The violinist Gidon Kremer received the Léonie Sonning Music Prize of DKK 200,000 at a concert held at 7.30pm on 28 April 1989 in Tivoli Concert Hall.
The music prize was presented by Head of the Royal Opera House Poul Jørgensen.
Veljo Tormis: Overture
Alfred Schnittke: Violin Concerto no. 4 (composed for Gidon Kremer in 1984)
Mussorgsky: Pictures at an Exhibition
The Royal Danish Orchestra
Conductor: Eri Klas
Gidon Kremer is incontestably one of the great virtuosos of the present age, but he has steered clear of the attitude of a commercial virtuoso. With great curiosity he has used his rare talent to test the outer boundaries of his instrument and of music, and with his utterly personal interpretation of both earlier and contemporary works helped to oppose the stagnation and superficiality that threatens the tradition of classical music.
You can listen to the speeches from the ceremony here:
Kremer wished to play Schnittke’s violin concerto at the prize concert– it was he who made Schnittke known west of the iron curtain when he played the composer’s Concerto Grosso no. 1 from 1977. It was also part of the reason why Kremer was chosen to receive the prize that he did something for music that was not all that popular.
In Copenhagen, Gidon Kremer gave a master class with students at the academy of music and he played a chamber music concert with his own Lockenhaus ensemble.
Danes knew Gidon Kremer in advance, for in 1979 he played with the Royal Danish Orchestra; the year after and in 1986 with the Danish National Symphony Orchestra – and in 1986 he also took part in a memorable chamber music evening with the pianist Andras Schiff. That year he also performed Sibelius’ violin concerto in Aalborghallen with the Aalborg Symphony Orchestra, but there were many empty seats!
Kremer had sold his fine old Stradivarius sixth months before the prize-giving ceremony, where he played on another of his three violins – one he had just bought, built by Guarnerius del Gesu in 1734 in Cremona. On this instrument he played Schnittke’s Violin Concerto no. 4, which the composer had written for him in 1984. To my dear friend Gidon Kremer it says on the front page of the score.
Jan Jacoby described the violin concerto as follows in Politiken: "As with Mahler, one senses everywhere a raw, existential programme behind the notes, and here too it is a question of the relation between past and present, only pushed further than back at the turn of the century. The desperation becomes highly evident at the end of the cadenza, when the violinist is apparently drowned by the orchestra [...] The carpet is pulled away from under the listener’s feet when it becomes obvious that the violinist has in fact not played a single note! Here the borderline between music and theatre is broken. The effect – both comical and pathetic – is intensified later in the work, when the dumb show is stylised into a desperate pantomime."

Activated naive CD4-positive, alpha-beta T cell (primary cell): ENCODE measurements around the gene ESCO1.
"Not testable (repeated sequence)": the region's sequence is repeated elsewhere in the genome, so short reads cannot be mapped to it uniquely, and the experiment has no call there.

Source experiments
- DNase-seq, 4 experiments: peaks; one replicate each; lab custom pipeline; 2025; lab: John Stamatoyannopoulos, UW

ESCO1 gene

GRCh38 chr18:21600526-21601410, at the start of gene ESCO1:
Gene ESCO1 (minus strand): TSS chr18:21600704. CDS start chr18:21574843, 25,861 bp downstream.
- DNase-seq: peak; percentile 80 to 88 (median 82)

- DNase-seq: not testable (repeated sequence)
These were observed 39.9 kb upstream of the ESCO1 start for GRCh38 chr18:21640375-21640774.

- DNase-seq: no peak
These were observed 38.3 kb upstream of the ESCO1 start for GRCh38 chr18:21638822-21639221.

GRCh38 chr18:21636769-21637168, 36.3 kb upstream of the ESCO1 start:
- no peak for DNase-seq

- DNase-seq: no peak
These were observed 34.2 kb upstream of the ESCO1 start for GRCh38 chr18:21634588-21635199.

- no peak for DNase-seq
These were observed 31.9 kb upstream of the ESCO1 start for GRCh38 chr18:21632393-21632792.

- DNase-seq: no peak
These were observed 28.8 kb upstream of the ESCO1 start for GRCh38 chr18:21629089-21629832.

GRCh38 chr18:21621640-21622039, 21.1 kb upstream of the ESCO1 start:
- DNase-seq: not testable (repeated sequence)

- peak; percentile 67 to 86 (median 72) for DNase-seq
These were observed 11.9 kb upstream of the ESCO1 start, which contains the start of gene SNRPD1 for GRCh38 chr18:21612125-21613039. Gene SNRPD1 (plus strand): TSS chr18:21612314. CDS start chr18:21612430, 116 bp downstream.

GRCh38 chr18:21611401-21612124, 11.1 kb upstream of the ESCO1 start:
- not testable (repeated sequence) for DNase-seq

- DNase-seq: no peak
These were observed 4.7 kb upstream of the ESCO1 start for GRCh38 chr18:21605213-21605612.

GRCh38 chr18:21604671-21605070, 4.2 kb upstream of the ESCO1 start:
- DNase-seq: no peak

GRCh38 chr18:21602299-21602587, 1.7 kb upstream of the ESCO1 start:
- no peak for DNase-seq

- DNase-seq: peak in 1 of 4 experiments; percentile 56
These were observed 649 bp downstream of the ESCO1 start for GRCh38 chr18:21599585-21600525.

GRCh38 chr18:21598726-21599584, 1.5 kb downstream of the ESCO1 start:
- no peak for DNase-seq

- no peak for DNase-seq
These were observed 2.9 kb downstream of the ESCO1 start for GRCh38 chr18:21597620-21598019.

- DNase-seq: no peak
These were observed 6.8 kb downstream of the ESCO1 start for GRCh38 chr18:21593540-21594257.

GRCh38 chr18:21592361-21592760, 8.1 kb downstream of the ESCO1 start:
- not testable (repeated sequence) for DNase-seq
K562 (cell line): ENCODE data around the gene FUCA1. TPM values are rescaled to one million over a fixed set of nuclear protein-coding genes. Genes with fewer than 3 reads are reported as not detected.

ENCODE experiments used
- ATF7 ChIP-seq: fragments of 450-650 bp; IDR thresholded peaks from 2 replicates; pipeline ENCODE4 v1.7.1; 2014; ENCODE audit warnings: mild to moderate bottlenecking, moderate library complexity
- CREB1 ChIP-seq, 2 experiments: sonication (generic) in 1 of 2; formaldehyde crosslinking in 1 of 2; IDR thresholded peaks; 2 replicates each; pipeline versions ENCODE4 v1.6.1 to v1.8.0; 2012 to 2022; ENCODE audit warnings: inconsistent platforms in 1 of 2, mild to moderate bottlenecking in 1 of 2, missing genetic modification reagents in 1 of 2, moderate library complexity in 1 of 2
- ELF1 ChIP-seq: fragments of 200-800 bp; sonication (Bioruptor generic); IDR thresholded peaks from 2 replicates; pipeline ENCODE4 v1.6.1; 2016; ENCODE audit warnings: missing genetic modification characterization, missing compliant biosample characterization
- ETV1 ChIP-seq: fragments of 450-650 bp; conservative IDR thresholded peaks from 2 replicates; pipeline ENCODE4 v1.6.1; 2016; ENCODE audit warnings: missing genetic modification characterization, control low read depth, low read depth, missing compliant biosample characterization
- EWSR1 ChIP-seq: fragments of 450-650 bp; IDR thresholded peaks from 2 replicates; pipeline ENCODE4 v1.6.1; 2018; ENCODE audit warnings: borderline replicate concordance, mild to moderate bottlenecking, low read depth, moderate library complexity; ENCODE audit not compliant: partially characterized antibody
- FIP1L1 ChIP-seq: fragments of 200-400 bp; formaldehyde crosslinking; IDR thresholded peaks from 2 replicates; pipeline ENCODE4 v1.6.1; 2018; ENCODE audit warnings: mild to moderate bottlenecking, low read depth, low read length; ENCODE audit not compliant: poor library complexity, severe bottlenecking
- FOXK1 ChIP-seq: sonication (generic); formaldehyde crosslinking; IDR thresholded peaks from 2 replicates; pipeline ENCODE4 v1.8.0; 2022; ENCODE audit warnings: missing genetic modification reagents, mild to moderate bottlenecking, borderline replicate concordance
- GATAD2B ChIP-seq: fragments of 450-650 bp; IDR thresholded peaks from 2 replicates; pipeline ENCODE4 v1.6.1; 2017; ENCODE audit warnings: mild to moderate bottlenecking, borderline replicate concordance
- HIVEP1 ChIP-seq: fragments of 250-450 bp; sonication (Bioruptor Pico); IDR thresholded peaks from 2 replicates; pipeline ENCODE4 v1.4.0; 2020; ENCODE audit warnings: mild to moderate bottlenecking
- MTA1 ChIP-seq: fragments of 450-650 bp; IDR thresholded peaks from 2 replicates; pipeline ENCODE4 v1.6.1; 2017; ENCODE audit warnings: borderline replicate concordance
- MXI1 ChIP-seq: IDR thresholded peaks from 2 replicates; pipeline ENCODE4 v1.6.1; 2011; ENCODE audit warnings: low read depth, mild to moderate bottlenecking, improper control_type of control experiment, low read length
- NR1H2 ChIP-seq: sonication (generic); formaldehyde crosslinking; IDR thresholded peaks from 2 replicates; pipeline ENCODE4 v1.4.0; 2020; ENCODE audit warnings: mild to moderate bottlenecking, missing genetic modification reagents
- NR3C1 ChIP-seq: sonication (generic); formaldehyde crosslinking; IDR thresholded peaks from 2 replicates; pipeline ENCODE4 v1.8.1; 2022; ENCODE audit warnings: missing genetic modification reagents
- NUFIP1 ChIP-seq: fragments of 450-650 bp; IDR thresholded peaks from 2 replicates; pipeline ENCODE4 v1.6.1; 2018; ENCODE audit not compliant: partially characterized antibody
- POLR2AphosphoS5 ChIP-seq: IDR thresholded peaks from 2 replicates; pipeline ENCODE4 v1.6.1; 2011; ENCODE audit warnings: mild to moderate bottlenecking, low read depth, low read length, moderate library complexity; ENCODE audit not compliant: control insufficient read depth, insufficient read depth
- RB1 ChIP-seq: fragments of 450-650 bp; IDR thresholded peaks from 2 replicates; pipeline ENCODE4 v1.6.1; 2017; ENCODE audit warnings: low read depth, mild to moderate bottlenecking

Thunderous applause, whistling, wildly enthusiastic shouts, rhythmical clapping delayed the prize-giving speech and handing-over ceremony. The audience simply insisted that Kremer should give an encore – and it turned out to be one of the 50 Capricce Variations by George Rochberg from 1970 – a virtuoso showpiece in many different styles, explosions and humour that finally land in Paganini’s famous variation theme.
wrote, among other things:
"Gidon Kremer is a researcher and a philosopher on his instrument. He can be irresistible as a musician, but also seem just as dangerous when he explores the perimeters of music. Dare one follow him, does one have the courage to let go of ”terra firma”? One can laugh, at any rate. As in the encore [...] Why did we laugh? Because it was so improbable. Because we heard something one cannot hear: a violin cannot sound like that. It cannot play notes that high. One cannot swap right and left hand, so that it is the stroke that determines the pitch and the string that gives the colour. There is so much in general that is impossible, but that Kremer goes ahead and does despite this [...]
Schnittke’s music, with its at times fragilely questioning, at time bombastically asserting, at times parodying, experimenting, distracting – in short constantly stimulating nature offers Kremer every opportunity to set out on the musical voyage of discovery that is his passion and his calling. An honour for us that he accepted the Sonning Music Prize."
(Bjørn Bredal, Weekendavisen, 5 May 1989)
"[…] And Kremer did so in urgent fashion in his conflict-laden interpretation that so well understood the sense of the music. Rawly insistent in its search down to the smallest detail, with all the known nuances in his formidable, virtuoso technical skill. Exploring and interpreting like a Fischer-Dieskau of the violin."
(Bo Rasmussen, Information, 1 May 1989)